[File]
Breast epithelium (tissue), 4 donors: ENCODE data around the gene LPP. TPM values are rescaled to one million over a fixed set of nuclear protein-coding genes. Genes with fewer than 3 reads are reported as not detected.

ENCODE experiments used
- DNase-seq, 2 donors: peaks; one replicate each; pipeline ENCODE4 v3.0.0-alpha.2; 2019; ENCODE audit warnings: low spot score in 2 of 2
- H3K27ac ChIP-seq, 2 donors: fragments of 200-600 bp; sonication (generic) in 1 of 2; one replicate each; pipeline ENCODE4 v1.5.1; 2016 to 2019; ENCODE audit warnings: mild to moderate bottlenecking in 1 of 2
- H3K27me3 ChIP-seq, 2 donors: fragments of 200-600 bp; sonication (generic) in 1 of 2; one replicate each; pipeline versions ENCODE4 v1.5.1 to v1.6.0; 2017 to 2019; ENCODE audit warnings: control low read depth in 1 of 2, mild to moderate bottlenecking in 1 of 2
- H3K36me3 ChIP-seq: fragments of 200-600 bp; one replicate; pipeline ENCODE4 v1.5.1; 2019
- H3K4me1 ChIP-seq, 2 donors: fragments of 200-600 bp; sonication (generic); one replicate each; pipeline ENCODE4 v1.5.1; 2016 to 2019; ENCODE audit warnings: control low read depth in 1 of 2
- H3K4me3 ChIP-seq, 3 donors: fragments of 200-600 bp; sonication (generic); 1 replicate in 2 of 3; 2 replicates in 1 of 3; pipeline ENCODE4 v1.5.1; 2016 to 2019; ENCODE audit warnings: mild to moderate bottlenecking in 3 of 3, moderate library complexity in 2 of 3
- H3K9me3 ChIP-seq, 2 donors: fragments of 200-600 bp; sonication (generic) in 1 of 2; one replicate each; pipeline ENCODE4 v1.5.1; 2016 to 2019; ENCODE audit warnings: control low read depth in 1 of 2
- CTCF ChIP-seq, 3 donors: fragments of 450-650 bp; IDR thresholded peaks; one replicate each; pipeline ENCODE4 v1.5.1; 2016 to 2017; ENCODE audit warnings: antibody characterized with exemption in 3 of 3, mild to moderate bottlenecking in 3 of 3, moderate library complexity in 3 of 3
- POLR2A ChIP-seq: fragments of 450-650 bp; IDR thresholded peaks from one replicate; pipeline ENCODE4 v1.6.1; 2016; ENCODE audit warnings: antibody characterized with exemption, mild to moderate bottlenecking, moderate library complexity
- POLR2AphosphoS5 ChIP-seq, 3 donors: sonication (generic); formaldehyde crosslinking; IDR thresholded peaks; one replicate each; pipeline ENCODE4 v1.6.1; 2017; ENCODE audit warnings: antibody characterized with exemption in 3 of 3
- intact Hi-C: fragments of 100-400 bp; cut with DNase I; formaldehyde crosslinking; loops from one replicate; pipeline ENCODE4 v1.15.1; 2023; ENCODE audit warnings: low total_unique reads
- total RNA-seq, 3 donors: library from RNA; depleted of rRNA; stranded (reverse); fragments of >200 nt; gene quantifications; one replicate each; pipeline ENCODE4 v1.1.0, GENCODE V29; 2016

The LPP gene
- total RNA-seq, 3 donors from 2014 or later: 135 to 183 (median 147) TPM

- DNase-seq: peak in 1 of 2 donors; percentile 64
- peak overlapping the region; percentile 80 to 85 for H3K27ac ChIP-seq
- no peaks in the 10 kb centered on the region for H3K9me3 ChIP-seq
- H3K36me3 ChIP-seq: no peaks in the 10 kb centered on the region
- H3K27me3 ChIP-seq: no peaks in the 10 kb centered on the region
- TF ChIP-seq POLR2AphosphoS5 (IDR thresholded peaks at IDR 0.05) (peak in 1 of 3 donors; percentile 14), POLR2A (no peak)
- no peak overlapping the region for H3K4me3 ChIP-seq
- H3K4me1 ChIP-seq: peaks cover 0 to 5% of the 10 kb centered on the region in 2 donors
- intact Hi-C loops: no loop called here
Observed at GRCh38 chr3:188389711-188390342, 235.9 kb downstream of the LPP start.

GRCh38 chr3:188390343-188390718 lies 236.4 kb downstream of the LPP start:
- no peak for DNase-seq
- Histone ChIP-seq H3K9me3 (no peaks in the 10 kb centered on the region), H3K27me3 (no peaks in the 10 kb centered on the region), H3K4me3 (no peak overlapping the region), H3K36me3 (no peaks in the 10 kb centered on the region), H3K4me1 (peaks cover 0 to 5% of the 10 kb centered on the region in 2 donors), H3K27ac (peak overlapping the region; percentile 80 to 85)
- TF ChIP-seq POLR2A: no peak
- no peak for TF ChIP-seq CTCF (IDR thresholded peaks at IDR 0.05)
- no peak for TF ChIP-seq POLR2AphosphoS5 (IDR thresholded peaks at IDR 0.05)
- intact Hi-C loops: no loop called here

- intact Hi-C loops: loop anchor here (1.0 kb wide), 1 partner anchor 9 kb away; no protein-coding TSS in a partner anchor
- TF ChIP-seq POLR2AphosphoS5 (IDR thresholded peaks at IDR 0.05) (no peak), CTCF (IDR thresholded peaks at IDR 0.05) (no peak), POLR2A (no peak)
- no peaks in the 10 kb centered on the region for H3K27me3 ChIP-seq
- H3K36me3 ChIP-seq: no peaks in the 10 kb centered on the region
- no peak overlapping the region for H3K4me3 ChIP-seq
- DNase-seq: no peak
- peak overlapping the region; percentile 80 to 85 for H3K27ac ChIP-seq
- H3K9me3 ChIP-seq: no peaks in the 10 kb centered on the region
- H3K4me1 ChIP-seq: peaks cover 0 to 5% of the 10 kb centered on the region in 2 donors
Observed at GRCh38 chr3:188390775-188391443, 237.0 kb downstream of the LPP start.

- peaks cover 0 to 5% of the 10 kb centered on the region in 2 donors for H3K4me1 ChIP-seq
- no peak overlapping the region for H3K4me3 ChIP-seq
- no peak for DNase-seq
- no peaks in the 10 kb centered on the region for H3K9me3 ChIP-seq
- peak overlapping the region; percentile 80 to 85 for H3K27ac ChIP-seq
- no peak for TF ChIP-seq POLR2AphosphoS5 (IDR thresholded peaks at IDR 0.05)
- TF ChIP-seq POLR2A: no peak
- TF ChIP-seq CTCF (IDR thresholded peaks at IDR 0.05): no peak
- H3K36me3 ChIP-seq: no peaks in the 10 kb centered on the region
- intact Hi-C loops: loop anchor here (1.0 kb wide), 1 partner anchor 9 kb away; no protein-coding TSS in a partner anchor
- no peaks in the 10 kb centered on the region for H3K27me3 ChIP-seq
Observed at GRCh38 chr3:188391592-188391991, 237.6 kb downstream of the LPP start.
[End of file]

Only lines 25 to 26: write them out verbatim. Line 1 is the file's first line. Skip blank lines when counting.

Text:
- intact Hi-C loops: no loop called here
Observed at GRCh38 chr3:188389711-188390342, 235.9 kb downstream of the LPP start.